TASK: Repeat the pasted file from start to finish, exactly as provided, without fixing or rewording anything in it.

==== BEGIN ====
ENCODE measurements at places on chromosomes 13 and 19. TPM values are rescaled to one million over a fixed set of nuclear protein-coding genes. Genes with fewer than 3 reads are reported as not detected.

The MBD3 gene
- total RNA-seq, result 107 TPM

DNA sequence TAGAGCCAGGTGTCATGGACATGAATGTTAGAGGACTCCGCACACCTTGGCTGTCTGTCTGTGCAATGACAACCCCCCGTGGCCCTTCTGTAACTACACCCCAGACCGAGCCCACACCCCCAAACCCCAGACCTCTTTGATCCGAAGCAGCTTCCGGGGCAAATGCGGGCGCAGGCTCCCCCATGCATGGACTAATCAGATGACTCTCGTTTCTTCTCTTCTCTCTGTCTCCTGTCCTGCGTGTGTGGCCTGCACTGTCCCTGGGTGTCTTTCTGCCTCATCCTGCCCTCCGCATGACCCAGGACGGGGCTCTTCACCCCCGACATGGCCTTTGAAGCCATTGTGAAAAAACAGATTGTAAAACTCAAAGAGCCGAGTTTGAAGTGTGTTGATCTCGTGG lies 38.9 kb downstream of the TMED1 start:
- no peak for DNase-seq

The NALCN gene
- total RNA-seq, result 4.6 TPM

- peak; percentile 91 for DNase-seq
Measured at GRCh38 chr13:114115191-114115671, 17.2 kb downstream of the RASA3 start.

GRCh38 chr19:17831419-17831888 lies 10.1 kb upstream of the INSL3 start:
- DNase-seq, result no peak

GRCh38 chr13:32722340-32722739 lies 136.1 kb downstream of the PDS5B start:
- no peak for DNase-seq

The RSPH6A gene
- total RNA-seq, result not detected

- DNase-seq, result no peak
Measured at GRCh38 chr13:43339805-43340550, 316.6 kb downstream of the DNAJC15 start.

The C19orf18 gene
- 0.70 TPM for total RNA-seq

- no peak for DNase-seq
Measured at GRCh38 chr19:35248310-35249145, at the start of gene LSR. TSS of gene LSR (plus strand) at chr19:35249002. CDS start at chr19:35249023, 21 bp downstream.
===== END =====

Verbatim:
ENCODE measurements at places on chromosomes 13 and 19. TPM values are rescaled to one million over a fixed set of nuclear protein-coding genes. Genes with fewer than 3 reads are reported as not detected.

The MBD3 gene
- total RNA-seq, result 107 TPM

DNA sequence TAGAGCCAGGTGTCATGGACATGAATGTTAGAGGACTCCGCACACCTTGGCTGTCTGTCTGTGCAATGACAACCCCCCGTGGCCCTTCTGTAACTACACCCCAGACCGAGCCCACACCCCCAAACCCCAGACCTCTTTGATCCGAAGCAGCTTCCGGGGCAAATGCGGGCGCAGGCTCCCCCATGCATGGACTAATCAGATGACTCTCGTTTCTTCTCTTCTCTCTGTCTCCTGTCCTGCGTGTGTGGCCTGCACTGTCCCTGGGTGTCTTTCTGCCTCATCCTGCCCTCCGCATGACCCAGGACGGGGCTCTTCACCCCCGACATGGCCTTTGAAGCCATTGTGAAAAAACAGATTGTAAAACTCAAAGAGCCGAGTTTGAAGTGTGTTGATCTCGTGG lies 38.9 kb downstream of the TMED1 start:
- no peak for DNase-seq

The NALCN gene
- total RNA-seq, result 4.6 TPM

- peak; percentile 91 for DNase-seq
Measured at GRCh38 chr13:114115191-114115671, 17.2 kb downstream of the RASA3 start.

GRCh38 chr19:17831419-17831888 lies 10.1 kb upstream of the INSL3 start:
- DNase-seq, result no peak

GRCh38 chr13:32722340-32722739 lies 136.1 kb downstream of the PDS5B start:
- no peak for DNase-seq

The RSPH6A gene
- total RNA-seq, result not detected

- DNase-seq, result no peak
Measured at GRCh38 chr13:43339805-43340550, 316.6 kb downstream of the DNAJC15 start.

The C19orf18 gene
- 0.70 TPM for total RNA-seq

- no peak for DNase-seq
Measured at GRCh38 chr19:35248310-35249145, at the start of gene LSR. TSS of gene LSR (plus strand) at chr19:35249002. CDS start at chr19:35249023, 21 bp downstream.